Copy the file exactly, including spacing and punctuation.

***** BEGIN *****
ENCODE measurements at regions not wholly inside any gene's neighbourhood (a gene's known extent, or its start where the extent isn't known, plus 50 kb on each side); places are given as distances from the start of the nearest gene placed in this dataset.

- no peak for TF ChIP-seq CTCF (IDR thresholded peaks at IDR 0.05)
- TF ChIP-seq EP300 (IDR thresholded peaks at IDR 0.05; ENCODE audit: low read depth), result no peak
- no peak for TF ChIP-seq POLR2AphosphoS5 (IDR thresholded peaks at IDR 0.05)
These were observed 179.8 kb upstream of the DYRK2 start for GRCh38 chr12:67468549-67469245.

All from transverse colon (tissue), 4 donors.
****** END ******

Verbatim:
ENCODE measurements at regions not wholly inside any gene's neighbourhood (a gene's known extent, or its start where the extent isn't known, plus 50 kb on each side); places are given as distances from the start of the nearest gene placed in this dataset.

- no peak for TF ChIP-seq CTCF (IDR thresholded peaks at IDR 0.05)
- TF ChIP-seq EP300 (IDR thresholded peaks at IDR 0.05; ENCODE audit: low read depth), result no peak
- no peak for TF ChIP-seq POLR2AphosphoS5 (IDR thresholded peaks at IDR 0.05)
These were observed 179.8 kb upstream of the DYRK2 start for GRCh38 chr12:67468549-67469245.

All from transverse colon (tissue), 4 donors.